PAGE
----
Originally Posted By: ImagingGeek
[quote=Marchimedes]
What you're referring to is commonly called the twins paradox.


Ah, wikipedia, what a virus laden Hell hole that place is, might as well link me to barnyard porn sites with down loadable "games" and "click here for a free prize" icons.

But I searched the twin paradox and I see it's just the name of what I've seen all these years.

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Relativity is not exactly a intuitive thing.


You're telling me, but what I'm striving for here is to understand it intuitively and then splain it in simple terms.

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The point you are missing is in relativity, not all observers are created equal. Its explained far better in the twins paradox page I've linked to then I could possibly hope to explain myself. It all has to do with who is under acceleration - acceleration puts you into an "inferior" reference frame.


Ah, derrrrrrrr...
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Long story short, for the person on the space ship traveling near C it will seem to take less than a year to travel 1 light-year, while for an outside observer it will appear that the ship takes a year to go one light year.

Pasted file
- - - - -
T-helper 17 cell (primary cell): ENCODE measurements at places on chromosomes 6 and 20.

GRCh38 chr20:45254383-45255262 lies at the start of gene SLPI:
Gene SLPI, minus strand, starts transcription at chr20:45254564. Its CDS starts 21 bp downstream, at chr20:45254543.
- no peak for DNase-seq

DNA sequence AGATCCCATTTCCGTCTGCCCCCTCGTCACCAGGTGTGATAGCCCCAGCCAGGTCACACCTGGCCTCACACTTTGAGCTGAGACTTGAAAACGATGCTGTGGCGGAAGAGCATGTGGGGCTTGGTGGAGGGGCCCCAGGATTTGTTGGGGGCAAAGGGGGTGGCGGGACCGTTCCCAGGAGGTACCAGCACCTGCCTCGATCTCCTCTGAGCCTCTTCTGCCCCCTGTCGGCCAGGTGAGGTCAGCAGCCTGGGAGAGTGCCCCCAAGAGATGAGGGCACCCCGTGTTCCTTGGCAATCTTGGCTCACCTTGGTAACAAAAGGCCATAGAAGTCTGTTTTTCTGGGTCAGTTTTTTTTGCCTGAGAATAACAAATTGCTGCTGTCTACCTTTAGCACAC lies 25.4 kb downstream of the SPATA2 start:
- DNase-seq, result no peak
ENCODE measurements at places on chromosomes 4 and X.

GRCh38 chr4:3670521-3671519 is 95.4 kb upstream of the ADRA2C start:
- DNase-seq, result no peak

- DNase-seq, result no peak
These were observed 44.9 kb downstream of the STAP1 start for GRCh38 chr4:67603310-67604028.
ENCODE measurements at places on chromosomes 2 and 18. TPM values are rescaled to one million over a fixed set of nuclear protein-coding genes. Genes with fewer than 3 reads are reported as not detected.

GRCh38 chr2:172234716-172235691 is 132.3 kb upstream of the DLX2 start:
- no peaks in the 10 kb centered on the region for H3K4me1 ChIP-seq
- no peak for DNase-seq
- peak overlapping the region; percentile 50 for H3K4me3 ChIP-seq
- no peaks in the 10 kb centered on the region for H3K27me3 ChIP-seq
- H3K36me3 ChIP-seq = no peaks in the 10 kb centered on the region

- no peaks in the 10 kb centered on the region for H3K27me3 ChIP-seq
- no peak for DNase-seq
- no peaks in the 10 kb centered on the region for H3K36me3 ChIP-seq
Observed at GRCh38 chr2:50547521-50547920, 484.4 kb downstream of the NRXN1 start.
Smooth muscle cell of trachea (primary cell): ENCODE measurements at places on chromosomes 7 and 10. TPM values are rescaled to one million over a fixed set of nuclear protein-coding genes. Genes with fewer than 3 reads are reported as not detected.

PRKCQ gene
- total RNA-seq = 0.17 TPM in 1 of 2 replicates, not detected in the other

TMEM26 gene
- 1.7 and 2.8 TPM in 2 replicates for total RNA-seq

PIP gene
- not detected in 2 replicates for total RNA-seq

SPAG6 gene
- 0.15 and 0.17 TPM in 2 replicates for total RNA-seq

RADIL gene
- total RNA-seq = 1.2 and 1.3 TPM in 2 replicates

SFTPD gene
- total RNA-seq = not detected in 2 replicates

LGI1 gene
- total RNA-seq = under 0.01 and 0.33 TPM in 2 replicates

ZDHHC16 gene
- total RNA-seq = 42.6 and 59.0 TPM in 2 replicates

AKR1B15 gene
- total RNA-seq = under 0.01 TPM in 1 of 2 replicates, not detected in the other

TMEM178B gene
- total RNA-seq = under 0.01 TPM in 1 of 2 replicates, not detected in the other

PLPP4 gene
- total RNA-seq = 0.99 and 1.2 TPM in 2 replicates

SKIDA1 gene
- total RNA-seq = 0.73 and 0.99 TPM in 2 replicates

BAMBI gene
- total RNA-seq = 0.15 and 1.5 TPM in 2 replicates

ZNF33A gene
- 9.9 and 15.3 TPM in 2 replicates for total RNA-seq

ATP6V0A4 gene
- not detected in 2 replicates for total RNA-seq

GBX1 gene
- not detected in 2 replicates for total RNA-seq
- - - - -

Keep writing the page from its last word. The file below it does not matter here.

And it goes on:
Bryan


Right. My problem is me in my ship going balls and "seems".

If the clock in the good USS Blowme says I've been on board for, say, 1/2 a year and I've traveled light year that would seem to me that I've been going at 2c.

Which would to me invalidate the concept of c being the universal speed limit.

I guess what I'm trying to say here is that either there is a problem with relativity or the idea that c is a speed limit. I can't see both holding true.
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